Be aware that the Pegatron prototype does not implement many power management features.  ARM representatives note:

The Pegatron development board was designed as a software development tool and does not have a commercial production software build so it does not have many of the power management features found in ARM-based mobile devices. Production systems would expect to have aggressive power management implemented, lowering the ARM power consumption.

Given this information, the results we show here likely represent an energy consumption condition considerably worse than would be encountered with a similarly configured, commercial, ARM Cortex-A8-based system.

Subtracting idle power usage should isolate the curves to the power necessary for running miniBench. Note that the Atom reached minimum power usage shortly after startup and never reached that level again. Idle power beyond that point is about 1 Watt higher. Even taking that into consideration, the Atom consumes at least three times the power of the ARM Cortex A8 on the same tests.

It’s particularly interesting to see how power usage compares on the AES tests where both CPUs deliver comparable performance. The first major hump on the Atom curve shows the power consumed on the AES tests. Compared with the ARM Cortex-A8, the Intel Atom N450 required about four times more power while delivering only about 30 percent additional performance – and this is with a 25 percent clock speed advantage.

The sharp peak in Atom power usage occurred on the miniBench floating-point memory bandwidth tests.

The Atom completes miniBench in about one-half the time needed by the ARM Cortex-A8 due to the ARM processor’s very poor floating-point performance. The first major dips in both curves (at 1000s and 2000s) indicate where the two systems complete the benchmark.

Even though floating-point hardware can draw a lot of power, FP units usually deliver significant energy savings because floating-point operations take much less time to complete with accelerated hardware support. Energy consumed for a task is: E = P * t, where “E” is for “Energy,” “P” is for “Power” and “t” is for “time.” Good floating point hardware might drive up power demands, but the time to complete FP operations is reduced enough to dramatically reduce the total energy needed for those operations.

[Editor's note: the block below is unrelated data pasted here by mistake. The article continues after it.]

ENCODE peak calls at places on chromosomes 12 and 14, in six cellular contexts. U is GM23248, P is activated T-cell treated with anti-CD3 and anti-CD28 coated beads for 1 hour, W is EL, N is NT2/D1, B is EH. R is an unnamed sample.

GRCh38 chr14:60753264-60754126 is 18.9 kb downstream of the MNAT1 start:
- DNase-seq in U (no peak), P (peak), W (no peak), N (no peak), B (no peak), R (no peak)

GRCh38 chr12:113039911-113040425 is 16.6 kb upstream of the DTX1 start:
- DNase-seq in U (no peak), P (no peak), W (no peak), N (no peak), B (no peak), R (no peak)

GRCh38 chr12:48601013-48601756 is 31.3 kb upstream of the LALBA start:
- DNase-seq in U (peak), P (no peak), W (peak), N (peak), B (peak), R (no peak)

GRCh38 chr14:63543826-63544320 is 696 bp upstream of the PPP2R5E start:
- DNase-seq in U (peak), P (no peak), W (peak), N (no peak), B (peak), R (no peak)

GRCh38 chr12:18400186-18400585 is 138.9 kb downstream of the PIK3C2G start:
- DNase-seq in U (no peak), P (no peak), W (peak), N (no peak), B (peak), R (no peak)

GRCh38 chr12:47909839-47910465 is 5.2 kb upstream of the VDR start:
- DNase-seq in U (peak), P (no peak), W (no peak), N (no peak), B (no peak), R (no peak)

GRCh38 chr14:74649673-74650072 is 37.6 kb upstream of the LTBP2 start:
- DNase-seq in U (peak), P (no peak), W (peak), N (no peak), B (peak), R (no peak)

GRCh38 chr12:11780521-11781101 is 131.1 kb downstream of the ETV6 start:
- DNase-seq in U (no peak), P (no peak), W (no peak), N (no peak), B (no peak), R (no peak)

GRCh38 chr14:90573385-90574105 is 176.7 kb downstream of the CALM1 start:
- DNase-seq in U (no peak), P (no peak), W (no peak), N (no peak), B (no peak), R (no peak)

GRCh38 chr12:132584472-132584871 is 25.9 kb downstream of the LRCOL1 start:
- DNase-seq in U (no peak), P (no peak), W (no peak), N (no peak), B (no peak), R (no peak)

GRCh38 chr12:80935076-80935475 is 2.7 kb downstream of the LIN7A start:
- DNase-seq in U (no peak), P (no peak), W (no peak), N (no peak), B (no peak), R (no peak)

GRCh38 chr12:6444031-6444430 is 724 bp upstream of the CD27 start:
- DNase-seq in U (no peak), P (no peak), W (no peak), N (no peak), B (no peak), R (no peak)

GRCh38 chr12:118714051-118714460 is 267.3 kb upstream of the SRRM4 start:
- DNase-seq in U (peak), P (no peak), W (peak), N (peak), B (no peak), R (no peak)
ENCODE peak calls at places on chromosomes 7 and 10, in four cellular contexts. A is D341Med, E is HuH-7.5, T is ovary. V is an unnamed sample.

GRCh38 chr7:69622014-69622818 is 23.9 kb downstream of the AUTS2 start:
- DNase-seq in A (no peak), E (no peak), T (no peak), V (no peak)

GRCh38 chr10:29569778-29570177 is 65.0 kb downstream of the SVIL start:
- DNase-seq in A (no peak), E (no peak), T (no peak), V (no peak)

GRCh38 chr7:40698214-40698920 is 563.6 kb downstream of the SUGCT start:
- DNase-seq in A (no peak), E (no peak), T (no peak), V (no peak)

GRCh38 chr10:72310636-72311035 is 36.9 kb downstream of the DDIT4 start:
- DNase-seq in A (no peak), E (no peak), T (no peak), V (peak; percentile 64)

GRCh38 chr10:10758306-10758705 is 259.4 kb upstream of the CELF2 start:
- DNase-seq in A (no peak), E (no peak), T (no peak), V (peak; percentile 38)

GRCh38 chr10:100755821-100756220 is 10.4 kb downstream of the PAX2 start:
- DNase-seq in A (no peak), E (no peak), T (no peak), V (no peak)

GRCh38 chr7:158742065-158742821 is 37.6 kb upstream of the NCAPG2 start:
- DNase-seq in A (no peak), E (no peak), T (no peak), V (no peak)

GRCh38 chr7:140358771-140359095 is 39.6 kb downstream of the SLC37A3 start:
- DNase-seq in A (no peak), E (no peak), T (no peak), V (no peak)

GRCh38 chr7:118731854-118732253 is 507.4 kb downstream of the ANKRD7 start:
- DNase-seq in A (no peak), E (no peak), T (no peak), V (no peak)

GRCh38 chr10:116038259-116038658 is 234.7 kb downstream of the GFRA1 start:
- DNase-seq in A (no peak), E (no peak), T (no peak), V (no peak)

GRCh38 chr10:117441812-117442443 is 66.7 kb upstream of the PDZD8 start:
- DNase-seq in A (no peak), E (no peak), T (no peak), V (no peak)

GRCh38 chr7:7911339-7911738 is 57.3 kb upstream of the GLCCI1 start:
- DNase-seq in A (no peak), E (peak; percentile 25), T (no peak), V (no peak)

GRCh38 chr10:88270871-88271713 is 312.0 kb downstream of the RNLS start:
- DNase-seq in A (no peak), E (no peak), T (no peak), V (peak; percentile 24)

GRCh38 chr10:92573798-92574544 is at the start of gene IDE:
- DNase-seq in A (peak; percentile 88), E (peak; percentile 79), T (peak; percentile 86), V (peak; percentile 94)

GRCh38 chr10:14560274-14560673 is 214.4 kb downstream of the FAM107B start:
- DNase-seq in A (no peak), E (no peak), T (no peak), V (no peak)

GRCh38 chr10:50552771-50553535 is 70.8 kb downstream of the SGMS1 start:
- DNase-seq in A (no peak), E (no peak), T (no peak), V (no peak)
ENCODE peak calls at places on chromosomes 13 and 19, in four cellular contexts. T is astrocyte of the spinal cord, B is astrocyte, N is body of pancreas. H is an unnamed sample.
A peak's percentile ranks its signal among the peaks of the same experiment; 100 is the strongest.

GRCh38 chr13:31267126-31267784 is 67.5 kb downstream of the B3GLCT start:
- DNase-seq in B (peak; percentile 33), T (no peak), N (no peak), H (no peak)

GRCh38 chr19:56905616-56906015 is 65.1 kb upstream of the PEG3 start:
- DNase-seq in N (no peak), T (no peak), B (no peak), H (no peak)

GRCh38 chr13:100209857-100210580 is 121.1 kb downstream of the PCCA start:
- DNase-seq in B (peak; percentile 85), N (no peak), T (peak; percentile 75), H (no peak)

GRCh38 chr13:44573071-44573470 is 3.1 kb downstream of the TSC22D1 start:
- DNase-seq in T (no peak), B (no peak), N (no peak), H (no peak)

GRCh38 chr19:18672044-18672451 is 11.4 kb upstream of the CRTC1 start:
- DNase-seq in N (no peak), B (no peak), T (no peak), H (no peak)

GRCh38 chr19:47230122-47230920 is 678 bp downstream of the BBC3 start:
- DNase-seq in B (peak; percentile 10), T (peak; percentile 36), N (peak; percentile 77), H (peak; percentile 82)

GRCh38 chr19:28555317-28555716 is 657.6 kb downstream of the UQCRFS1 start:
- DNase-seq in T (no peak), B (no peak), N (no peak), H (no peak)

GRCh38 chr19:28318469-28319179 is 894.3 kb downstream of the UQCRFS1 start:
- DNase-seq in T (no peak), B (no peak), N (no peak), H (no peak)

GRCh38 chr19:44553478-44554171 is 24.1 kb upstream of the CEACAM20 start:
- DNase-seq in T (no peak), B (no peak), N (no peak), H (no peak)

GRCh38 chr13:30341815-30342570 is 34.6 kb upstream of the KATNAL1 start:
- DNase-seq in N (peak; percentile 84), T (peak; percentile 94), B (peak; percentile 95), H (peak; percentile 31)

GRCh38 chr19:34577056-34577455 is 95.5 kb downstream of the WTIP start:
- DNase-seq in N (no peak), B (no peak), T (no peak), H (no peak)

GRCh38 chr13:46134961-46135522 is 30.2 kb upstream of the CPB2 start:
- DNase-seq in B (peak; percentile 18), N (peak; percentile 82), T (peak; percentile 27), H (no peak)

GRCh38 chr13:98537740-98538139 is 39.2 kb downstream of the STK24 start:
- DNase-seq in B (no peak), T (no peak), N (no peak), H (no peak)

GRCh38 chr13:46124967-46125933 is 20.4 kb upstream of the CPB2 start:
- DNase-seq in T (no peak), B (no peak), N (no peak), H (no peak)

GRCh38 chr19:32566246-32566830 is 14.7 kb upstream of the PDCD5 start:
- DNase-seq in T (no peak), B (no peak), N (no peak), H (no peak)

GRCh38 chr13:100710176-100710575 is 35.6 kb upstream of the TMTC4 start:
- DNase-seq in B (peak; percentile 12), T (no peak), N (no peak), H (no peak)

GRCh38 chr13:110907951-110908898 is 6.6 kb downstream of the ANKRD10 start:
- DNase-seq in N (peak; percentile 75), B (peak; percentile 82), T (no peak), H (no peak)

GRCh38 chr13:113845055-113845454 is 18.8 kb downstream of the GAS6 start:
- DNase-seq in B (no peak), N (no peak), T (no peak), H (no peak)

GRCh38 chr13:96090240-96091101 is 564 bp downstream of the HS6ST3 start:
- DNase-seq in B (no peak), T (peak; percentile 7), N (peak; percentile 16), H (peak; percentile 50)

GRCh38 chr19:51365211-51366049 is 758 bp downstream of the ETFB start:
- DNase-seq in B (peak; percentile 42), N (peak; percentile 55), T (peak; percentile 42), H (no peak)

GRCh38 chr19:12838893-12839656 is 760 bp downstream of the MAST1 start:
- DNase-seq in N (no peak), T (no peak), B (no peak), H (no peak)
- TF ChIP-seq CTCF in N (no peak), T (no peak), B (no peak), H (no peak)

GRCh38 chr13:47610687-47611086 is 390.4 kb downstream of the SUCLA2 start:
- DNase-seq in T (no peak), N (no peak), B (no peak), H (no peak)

Despite the fact that the ARM Cortex-A8 blows away the Intel Atom in power thriftiness, don’t belittle the Atom. It is a resounding success in terms of reducing the power demands of x86 microprocessors. The Intel Atom is currently the only realistic x86 system-on-chip (SoC) design ready to migrate downwards into smartphones.

Doubtlessly inspired by the VIA C7 — which explains why Intel set up shop in Austin, the same town where VIA’s Centaur design team is headquartered  (in fact, a few ex-“Centaurians” worked on the Atom)  – the Intel Atom delivers acceptable performance while sipping power at levels far lower than usually seen in the x86 world. Right now, there is no competing, low-power x86 CPU – let alone SoC – that can match the Atom in terms of performance per Watt, especially on multithreaded applications.

Conclusion

The ARM Cortex-A8 achieves surprisingly competitive performance across many integer-based benchmarks while consuming power at levels far below the most energy miserly x86 CPU, the Intel Atom. In fact, the ARM Cortex-A8 matched or even beat the Intel Atom N450 across a significant number of our integer-based tests, especially when compensating for the Atom’s 25 percent clock speed advantage.